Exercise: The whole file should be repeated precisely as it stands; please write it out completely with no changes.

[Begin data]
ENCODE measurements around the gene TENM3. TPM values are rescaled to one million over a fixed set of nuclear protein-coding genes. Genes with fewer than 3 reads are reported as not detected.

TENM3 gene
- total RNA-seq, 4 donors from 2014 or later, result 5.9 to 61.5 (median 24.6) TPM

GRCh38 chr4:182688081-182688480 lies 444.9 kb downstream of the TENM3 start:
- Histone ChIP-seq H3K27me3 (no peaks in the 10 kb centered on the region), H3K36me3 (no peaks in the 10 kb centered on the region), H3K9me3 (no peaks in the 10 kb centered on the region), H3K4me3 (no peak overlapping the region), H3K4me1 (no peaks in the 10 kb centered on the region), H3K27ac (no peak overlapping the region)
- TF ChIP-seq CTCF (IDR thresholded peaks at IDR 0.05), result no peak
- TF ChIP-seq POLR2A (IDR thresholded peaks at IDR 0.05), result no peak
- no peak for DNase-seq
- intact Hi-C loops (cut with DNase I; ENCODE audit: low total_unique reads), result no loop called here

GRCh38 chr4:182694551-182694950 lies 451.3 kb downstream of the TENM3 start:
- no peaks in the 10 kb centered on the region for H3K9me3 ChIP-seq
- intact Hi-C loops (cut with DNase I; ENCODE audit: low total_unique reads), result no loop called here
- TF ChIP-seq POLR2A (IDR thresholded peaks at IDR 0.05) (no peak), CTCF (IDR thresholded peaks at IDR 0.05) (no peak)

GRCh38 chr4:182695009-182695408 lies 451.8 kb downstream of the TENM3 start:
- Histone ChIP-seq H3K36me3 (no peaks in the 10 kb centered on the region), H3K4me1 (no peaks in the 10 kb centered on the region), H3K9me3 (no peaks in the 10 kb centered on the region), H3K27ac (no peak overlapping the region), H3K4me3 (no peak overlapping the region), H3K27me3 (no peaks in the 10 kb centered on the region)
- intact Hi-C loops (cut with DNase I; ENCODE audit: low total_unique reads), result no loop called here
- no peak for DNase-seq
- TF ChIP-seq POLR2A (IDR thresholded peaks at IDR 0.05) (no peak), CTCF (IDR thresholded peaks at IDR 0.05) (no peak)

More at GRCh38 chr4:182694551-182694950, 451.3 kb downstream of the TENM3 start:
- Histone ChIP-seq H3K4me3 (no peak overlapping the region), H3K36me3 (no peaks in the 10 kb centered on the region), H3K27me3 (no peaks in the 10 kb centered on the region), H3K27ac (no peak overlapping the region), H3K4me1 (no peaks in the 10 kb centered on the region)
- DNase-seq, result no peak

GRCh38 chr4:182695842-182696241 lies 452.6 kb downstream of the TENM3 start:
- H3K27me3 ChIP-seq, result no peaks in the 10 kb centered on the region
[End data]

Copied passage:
ENCODE measurements around the gene TENM3. TPM values are rescaled to one million over a fixed set of nuclear protein-coding genes. Genes with fewer than 3 reads are reported as not detected.

TENM3 gene
- total RNA-seq, 4 donors from 2014 or later, result 5.9 to 61.5 (median 24.6) TPM

GRCh38 chr4:182688081-182688480 lies 444.9 kb downstream of the TENM3 start:
- Histone ChIP-seq H3K27me3 (no peaks in the 10 kb centered on the region), H3K36me3 (no peaks in the 10 kb centered on the region), H3K9me3 (no peaks in the 10 kb centered on the region), H3K4me3 (no peak overlapping the region), H3K4me1 (no peaks in the 10 kb centered on the region), H3K27ac (no peak overlapping the region)
- TF ChIP-seq CTCF (IDR thresholded peaks at IDR 0.05), result no peak
- TF ChIP-seq POLR2A (IDR thresholded peaks at IDR 0.05), result no peak
- no peak for DNase-seq
- intact Hi-C loops (cut with DNase I; ENCODE audit: low total_unique reads), result no loop called here

GRCh38 chr4:182694551-182694950 lies 451.3 kb downstream of the TENM3 start:
- no peaks in the 10 kb centered on the region for H3K9me3 ChIP-seq
- intact Hi-C loops (cut with DNase I; ENCODE audit: low total_unique reads), result no loop called here
- TF ChIP-seq POLR2A (IDR thresholded peaks at IDR 0.05) (no peak), CTCF (IDR thresholded peaks at IDR 0.05) (no peak)

GRCh38 chr4:182695009-182695408 lies 451.8 kb downstream of the TENM3 start:
- Histone ChIP-seq H3K36me3 (no peaks in the 10 kb centered on the region), H3K4me1 (no peaks in the 10 kb centered on the region), H3K9me3 (no peaks in the 10 kb centered on the region), H3K27ac (no peak overlapping the region), H3K4me3 (no peak overlapping the region), H3K27me3 (no peaks in the 10 kb centered on the region)
- intact Hi-C loops (cut with DNase I; ENCODE audit: low total_unique reads), result no loop called here
- no peak for DNase-seq
- TF ChIP-seq POLR2A (IDR thresholded peaks at IDR 0.05) (no peak), CTCF (IDR thresholded peaks at IDR 0.05) (no peak)

More at GRCh38 chr4:182694551-182694950, 451.3 kb downstream of the TENM3 start:
- Histone ChIP-seq H3K4me3 (no peak overlapping the region), H3K36me3 (no peaks in the 10 kb centered on the region), H3K27me3 (no peaks in the 10 kb centered on the region), H3K27ac (no peak overlapping the region), H3K4me1 (no peaks in the 10 kb centered on the region)
- DNase-seq, result no peak

GRCh38 chr4:182695842-182696241 lies 452.6 kb downstream of the TENM3 start:
- H3K27me3 ChIP-seq, result no peaks in the 10 kb centered on the region